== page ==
Thu, 04 Mar 1999

Indonesia not safe: Poll respondents

JAKARTA (JP): Most people in Indonesia say they do not feel safe because of the recent bloody riots rocking various parts of the archipelago, according to a new survey.

The poll, conducted in mid-February, asked a total of 1,234 people in Jakarta, Yogyakarta, Surabaya, Denpasar, Medan and Ujungpandang about the current standard of public security.

Forty-nine percent rated it "bad" while 28 percent said it was "very bad".

When asked where they feel the safest, 79.2 percent said "at home with the family", 15.4 percent gave "abroad" as their answer, and 10 percent said "out of towns/villages".

The poll was conducted by the Resource Productivity Center for The Jakarta Post and the D&R news magazine. More than two-thirds of the 1,234 respondents were male, and more than 80 percent of them are in the 20-44 age group. Different backgrounds and income levels were represented. The respondents included civil servants, private sector employees, entrepreneurs, students, housewives and retirees.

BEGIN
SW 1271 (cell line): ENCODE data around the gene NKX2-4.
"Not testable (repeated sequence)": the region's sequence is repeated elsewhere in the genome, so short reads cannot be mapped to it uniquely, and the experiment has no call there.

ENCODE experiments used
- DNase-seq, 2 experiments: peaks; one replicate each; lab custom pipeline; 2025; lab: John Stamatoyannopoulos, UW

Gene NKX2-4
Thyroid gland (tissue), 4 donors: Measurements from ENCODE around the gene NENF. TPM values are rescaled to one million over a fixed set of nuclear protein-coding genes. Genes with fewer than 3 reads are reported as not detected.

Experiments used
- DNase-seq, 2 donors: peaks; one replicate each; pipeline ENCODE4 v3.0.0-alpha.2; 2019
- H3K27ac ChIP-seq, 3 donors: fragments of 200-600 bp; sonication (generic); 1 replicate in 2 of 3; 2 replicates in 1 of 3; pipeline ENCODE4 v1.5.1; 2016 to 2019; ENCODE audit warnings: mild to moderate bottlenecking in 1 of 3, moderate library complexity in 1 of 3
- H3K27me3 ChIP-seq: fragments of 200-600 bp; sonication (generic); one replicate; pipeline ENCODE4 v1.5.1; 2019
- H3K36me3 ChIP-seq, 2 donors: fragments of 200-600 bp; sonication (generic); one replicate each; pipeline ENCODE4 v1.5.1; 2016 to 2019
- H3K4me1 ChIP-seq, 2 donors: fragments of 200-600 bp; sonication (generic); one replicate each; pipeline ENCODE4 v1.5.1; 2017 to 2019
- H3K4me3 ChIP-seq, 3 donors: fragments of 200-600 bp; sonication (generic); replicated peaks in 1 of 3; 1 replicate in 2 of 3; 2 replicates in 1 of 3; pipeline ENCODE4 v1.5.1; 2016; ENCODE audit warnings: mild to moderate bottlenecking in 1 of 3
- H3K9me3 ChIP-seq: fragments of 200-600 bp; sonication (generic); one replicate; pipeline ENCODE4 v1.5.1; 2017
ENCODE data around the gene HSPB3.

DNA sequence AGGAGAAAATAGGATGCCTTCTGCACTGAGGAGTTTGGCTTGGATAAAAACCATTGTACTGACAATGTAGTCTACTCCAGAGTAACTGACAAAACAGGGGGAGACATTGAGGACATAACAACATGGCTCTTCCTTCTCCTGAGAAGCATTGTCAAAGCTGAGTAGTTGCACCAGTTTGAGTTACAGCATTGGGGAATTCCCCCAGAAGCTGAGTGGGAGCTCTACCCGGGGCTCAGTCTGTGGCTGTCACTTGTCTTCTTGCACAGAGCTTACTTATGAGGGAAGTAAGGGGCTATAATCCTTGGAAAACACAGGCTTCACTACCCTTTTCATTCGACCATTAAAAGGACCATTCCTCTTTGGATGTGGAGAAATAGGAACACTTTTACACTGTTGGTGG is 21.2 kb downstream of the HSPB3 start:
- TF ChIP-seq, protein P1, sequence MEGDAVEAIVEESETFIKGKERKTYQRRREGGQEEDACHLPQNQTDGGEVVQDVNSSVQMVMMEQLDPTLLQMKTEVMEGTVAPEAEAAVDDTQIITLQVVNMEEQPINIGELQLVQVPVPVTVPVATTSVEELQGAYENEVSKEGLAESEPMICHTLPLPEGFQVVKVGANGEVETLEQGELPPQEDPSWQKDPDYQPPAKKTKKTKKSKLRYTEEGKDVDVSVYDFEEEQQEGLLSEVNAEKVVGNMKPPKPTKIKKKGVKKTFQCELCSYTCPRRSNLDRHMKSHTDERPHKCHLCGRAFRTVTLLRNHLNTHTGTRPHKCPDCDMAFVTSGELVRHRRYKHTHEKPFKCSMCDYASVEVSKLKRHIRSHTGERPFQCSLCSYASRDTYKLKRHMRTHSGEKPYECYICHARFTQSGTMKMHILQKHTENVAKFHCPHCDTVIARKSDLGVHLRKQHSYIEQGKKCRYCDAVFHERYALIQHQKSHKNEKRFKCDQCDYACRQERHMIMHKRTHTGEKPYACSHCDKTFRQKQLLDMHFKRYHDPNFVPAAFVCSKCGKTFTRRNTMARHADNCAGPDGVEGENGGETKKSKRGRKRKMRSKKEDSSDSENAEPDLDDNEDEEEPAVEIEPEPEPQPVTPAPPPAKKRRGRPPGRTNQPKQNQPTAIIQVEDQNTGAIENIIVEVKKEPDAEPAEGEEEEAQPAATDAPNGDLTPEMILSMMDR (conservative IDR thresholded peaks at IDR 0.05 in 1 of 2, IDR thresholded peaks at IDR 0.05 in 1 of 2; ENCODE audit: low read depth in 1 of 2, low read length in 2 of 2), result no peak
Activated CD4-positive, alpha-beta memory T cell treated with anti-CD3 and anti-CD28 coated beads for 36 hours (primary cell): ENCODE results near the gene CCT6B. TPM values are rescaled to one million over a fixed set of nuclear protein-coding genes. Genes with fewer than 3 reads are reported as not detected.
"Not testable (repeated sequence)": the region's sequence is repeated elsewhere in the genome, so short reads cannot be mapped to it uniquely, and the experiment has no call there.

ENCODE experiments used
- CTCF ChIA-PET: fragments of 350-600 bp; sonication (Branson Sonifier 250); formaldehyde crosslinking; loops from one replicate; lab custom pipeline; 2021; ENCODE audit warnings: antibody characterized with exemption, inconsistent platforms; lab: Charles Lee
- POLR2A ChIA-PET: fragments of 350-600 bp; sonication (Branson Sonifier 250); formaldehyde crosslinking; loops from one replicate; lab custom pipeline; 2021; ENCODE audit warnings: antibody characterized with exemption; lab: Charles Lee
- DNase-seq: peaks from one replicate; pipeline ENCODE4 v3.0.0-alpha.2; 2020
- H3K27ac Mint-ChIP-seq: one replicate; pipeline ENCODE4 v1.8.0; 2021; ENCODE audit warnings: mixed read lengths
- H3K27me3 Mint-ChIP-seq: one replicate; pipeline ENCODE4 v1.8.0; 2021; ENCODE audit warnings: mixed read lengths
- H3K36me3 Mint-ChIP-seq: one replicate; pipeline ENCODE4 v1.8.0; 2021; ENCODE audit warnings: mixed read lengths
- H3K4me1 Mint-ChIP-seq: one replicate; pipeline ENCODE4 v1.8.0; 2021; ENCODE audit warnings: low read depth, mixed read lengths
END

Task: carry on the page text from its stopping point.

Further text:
Nearly half of the respondents defined safety as having the ability to leave home without fear, while 30.7 percent defined it as having the ability to meet their physical needs.

When asked to name the most serious threats to their lives, 61.4 percent said riots with religious overtones, 52.5 percent said widespread crime and 49.6 percent cited ethnic conflicts.

Asked to name factors that would improve their sense of security, "strengthening the neighborhood watch" came first, with 55 percent of the respondents ticking this answer, and "saying prayers" followed, with 32 percent. A greater presence of police or military in the neighborhood was chosen by 19.5 percent of respondents.

Most respondents were pessimistic that security would return to anywhere near normal until after the June 7 general election, assuming that it proceeds in a democratic fashion.

When asked about what it would take to restore their sense of security, 48 percent of those surveyed said the establishment of a legitimate government after the election, and 37.9 percent believed that this would not be possible as long as the economic crisis continued.

The tally of the answers to some of the questions exceeded 100 percent as respondents were allowed to tick more than one answer.